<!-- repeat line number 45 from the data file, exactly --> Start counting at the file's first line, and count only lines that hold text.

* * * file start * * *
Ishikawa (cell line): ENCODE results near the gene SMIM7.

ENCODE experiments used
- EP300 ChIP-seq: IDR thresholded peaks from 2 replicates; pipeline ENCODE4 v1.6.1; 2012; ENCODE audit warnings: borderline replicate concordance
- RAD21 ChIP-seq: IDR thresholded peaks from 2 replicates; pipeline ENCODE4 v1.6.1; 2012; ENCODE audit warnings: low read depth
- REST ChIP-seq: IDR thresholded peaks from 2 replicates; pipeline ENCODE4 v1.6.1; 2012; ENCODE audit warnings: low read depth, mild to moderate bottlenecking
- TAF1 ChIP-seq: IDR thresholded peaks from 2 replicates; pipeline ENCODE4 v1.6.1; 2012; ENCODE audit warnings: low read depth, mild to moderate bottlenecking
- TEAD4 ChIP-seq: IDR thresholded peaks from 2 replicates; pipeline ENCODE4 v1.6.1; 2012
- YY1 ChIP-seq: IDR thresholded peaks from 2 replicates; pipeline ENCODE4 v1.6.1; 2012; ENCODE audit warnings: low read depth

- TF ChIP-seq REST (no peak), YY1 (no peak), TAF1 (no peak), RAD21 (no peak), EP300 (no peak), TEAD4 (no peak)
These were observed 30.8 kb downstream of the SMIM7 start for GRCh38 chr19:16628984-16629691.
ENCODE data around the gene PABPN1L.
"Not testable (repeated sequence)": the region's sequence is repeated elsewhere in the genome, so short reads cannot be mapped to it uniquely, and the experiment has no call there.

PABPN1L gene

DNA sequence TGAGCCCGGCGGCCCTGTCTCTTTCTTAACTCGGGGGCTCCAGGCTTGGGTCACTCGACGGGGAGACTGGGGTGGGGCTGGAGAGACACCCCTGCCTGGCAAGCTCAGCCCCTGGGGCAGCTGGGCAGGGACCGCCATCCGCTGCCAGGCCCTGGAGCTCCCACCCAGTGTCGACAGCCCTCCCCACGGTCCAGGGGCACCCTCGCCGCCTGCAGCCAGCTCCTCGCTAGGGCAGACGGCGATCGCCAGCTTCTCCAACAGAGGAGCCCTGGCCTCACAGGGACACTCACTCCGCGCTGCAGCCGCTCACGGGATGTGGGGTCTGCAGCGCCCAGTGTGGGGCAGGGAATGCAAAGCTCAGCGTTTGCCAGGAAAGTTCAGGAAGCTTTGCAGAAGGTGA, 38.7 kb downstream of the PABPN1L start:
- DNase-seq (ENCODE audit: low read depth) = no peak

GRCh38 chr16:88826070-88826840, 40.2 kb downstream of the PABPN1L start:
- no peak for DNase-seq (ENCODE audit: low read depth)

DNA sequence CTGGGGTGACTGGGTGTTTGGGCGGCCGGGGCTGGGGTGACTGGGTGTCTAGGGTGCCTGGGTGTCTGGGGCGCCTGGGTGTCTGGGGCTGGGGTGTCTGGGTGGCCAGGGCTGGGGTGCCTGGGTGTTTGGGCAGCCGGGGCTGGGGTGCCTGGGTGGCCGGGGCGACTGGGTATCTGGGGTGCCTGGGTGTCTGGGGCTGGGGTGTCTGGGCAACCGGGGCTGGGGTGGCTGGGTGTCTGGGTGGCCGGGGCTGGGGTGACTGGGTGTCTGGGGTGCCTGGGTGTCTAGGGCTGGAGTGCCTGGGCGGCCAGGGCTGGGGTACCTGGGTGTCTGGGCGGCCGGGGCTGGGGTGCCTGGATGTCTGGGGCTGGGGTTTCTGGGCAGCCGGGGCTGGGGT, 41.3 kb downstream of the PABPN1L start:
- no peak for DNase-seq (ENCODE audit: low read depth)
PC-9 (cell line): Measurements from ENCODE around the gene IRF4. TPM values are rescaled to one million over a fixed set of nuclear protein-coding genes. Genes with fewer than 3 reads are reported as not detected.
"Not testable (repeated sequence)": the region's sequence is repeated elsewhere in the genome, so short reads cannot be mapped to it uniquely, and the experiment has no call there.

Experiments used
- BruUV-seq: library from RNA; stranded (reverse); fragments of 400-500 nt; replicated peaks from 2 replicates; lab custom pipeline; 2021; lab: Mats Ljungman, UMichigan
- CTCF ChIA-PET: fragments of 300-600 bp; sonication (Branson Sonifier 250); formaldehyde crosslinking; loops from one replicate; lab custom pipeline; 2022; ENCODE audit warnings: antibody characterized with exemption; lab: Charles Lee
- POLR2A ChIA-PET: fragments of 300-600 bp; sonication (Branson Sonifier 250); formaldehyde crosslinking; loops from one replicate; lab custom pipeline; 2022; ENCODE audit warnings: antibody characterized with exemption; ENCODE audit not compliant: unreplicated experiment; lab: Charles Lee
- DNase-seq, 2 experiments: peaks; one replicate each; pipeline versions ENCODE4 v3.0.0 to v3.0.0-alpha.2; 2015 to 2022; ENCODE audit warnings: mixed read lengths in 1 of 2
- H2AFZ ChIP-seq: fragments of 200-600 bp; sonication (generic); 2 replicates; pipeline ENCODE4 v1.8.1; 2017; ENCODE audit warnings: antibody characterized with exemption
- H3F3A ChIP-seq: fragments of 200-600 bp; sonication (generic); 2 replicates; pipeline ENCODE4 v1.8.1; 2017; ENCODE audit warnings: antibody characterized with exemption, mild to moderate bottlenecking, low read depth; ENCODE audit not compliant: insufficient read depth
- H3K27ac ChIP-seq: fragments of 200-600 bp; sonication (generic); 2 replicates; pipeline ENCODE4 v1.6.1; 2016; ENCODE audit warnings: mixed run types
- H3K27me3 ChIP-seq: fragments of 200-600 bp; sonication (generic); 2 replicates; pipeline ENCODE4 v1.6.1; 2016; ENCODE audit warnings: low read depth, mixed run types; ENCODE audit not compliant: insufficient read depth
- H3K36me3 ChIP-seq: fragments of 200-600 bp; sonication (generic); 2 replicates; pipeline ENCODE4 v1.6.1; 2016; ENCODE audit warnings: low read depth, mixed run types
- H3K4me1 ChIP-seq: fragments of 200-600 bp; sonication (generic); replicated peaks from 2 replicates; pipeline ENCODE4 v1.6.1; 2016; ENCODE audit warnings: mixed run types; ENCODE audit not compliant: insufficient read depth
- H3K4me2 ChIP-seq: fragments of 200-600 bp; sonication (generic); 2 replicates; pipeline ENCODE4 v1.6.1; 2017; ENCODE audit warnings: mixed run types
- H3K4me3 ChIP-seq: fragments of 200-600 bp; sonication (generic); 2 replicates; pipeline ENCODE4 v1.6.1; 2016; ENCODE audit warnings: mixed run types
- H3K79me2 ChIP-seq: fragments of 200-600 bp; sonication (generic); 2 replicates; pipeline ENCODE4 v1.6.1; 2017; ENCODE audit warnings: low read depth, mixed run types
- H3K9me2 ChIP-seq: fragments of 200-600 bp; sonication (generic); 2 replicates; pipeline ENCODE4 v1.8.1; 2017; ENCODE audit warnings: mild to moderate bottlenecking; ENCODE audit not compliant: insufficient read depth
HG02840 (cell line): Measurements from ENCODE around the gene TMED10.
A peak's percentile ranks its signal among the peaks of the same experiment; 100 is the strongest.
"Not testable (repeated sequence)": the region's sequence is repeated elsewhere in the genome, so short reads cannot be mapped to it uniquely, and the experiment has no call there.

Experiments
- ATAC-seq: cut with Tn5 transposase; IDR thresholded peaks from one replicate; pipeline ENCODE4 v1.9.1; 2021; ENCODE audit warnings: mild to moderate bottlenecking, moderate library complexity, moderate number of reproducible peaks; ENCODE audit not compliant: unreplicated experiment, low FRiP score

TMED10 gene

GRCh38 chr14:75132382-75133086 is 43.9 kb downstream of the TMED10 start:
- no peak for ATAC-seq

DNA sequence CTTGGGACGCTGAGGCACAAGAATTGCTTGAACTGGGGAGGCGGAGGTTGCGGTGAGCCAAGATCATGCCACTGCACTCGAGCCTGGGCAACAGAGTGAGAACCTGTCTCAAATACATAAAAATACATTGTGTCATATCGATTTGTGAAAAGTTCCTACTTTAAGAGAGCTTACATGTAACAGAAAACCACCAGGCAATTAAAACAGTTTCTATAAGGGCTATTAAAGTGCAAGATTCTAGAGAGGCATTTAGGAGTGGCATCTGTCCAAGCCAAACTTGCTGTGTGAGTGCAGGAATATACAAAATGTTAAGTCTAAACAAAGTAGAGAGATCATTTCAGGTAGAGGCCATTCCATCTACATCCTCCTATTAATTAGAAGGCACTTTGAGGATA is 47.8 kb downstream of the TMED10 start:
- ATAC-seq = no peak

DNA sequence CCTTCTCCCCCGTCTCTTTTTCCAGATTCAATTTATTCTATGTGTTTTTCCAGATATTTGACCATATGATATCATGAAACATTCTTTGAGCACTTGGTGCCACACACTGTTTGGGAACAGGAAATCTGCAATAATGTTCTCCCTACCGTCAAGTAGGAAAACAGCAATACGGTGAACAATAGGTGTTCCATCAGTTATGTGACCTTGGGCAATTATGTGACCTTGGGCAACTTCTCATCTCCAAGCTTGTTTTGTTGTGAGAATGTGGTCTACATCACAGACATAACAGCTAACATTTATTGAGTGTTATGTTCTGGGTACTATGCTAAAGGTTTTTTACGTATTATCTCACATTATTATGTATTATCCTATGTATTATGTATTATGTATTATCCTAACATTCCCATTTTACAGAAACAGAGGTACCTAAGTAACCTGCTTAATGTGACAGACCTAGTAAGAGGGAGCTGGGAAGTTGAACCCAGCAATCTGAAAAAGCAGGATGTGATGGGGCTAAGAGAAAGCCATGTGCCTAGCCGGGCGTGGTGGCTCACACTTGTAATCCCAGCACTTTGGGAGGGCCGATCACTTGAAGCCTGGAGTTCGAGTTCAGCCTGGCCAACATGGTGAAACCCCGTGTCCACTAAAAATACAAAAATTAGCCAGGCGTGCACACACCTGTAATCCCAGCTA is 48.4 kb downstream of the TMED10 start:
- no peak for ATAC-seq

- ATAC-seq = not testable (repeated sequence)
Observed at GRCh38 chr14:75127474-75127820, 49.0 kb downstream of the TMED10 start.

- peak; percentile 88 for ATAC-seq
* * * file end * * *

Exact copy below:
DNA sequence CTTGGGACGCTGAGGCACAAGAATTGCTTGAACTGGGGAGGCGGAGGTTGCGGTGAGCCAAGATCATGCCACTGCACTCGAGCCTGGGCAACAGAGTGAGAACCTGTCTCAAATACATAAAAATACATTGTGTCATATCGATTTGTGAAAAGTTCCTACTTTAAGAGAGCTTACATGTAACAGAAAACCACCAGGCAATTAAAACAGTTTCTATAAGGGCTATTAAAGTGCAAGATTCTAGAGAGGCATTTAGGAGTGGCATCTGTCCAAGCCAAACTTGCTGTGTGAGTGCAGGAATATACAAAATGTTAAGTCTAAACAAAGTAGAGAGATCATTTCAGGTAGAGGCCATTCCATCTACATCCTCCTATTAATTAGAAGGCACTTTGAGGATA is 47.8 kb downstream of the TMED10 start: